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  1. Unknotting reciprocal causation between organism and environment.Jan Baedke, Alejandro Fábregas-Tejeda & Guido I. Prieto - 2021 - Biology and Philosophy 36 (5):1-29.
    In recent years, biologists and philosophers of science have argued that evolutionary theory should incorporate more seriously the idea of ‘reciprocal causation.’ This notion refers to feedback loops whereby organisms change their experiences of the environment or alter the physical properties of their surroundings. In these loops, in particular niche constructing activities are central, since they may alter selection pressures acting on organisms, and thus affect their evolutionary trajectories. This paper discusses long-standing problems that emerge when studying such reciprocal causal (...)
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  • Typology and Natural Kinds in Evo-Devo.Ingo Brigandt - 2021 - In Laura Nuño De La Rosa & Gerd Müller (eds.), Evolutionary Developmental Biology: A Reference Guide. Cham: Springer. pp. 483-493.
    The traditional practice of establishing morphological types and investigating morphological organization has found new support from evolutionary developmental biology (evo-devo), especially with respect to the notion of body plans. Despite recurring claims that typology is at odds with evolutionary thinking, evo-devo offers mechanistic explanations of the evolutionary origin, transformation, and evolvability of morphological organization. In parallel, philosophers have developed non-essentialist conceptions of natural kinds that permit kinds to exhibit variation and undergo change. This not only facilitates a construal of species (...)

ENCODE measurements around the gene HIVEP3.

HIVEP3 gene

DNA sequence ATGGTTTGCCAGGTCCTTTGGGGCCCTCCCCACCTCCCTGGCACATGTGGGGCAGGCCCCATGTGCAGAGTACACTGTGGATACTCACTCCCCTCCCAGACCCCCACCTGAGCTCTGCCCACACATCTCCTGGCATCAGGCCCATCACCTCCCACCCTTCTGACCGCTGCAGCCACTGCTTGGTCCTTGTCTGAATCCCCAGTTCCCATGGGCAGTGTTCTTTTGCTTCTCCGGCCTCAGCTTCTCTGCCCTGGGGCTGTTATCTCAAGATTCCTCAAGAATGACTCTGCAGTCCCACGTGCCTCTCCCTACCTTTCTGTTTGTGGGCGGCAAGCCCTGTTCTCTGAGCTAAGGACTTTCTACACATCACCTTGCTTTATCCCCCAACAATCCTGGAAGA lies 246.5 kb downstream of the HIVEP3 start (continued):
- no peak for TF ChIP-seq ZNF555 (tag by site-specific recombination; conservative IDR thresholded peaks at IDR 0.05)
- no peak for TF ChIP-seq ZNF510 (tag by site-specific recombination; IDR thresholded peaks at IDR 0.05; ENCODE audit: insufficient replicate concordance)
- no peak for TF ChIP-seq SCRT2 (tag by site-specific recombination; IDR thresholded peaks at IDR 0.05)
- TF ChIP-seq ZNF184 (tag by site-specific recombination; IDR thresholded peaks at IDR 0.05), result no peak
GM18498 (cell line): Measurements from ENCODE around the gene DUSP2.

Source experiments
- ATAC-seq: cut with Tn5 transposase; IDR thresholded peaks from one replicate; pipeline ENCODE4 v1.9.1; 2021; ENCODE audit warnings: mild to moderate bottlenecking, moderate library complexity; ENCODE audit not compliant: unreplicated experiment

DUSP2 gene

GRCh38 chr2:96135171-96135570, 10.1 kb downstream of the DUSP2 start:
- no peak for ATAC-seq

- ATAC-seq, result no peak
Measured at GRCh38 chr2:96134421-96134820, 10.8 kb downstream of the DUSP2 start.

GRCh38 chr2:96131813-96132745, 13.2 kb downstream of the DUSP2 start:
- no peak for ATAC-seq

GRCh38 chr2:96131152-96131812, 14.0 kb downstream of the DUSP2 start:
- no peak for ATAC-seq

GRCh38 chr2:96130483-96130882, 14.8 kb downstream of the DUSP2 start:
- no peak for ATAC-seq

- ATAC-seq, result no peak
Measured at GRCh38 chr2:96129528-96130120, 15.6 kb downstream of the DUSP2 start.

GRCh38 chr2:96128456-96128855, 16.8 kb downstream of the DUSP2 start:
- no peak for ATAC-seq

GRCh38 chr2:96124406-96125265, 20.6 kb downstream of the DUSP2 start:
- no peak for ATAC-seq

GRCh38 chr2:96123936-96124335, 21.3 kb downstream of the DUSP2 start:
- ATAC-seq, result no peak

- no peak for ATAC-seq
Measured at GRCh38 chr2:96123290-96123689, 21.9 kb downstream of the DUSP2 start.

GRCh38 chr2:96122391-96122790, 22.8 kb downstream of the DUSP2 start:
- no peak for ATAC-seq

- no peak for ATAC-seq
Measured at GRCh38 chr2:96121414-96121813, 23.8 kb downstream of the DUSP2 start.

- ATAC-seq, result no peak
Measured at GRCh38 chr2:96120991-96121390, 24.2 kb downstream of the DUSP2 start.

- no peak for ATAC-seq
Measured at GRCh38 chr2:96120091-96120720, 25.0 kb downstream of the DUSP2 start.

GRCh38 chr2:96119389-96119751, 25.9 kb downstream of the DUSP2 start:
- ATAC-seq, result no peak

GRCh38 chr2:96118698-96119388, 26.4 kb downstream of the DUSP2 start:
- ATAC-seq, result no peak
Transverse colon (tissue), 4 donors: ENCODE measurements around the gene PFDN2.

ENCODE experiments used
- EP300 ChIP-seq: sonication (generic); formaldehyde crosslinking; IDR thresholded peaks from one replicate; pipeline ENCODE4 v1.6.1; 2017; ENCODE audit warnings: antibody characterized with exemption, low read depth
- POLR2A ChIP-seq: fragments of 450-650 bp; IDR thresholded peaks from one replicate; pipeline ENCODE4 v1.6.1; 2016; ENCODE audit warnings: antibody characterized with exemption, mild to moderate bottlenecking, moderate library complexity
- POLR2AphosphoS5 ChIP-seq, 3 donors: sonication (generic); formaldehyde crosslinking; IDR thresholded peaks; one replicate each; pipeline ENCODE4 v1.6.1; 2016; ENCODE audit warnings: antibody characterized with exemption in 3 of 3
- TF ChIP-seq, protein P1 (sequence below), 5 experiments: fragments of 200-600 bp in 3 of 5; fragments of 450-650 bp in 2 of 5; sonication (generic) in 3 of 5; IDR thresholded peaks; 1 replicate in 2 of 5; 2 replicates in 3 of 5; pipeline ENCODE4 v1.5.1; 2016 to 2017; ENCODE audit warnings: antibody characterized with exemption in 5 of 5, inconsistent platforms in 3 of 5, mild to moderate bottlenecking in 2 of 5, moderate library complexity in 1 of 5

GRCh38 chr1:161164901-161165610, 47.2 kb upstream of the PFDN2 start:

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  • Framing the Epistemic Schism of Statistical Mechanics.Javier Anta - 2021 - Proceedings of the X Conference of the Spanish Society of Logic, Methodology and Philosophy of Science.
    In this talk I present the main results from Anta (2021), namely, that the theoretical division between Boltzmannian and Gibbsian statistical mechanics should be understood as a separation in the epistemic capabilities of this physical discipline. In particular, while from the Boltzmannian framework one can generate powerful explanations of thermal processes by appealing to their microdynamics, from the Gibbsian framework one can predict observable values in a computationally effective way. Finally, I argue that this statistical mechanical schism contradicts the Hempelian (...)
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  • New Perspectives on Theory Change in Evolutionary Biology.Alejandro Fábregas-Tejeda - 2019 - Journal for General Philosophy of Science / Zeitschrift für Allgemeine Wissenschaftstheorie 50 (4):573-581.
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  • What’s Wrong with Evolutionary Causation? [REVIEW]Jan Baedke - 2021 - Acta Biotheoretica 69 (1):79-89.
    This review essay reflects on recent discussions in evolutionary biology and philosophy of science on the central causes of evolution and the structure of causal explanations in evolutionary theory. In this debate, it has been argued that our view of evolutionary causation should be rethought by including more seriously developmental causes and causes of the individual acting organism. I use Tobias Uller’s and Kevin Laland’s volume Evolutionary Causation as well as recent reviews of it as a starting point to reflect (...)
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